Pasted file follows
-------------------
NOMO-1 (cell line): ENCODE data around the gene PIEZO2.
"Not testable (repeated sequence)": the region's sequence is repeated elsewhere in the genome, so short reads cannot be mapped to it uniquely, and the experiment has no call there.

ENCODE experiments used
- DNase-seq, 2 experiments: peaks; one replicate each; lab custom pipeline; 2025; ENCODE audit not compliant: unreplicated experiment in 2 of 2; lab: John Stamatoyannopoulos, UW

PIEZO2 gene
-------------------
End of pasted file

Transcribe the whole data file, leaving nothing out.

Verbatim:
NOMO-1 (cell line): ENCODE data around the gene PIEZO2.
"Not testable (repeated sequence)": the region's sequence is repeated elsewhere in the genome, so short reads cannot be mapped to it uniquely, and the experiment has no call there.

ENCODE experiments used
- DNase-seq, 2 experiments: peaks; one replicate each; lab custom pipeline; 2025; ENCODE audit not compliant: unreplicated experiment in 2 of 2; lab: John Stamatoyannopoulos, UW

PIEZO2 gene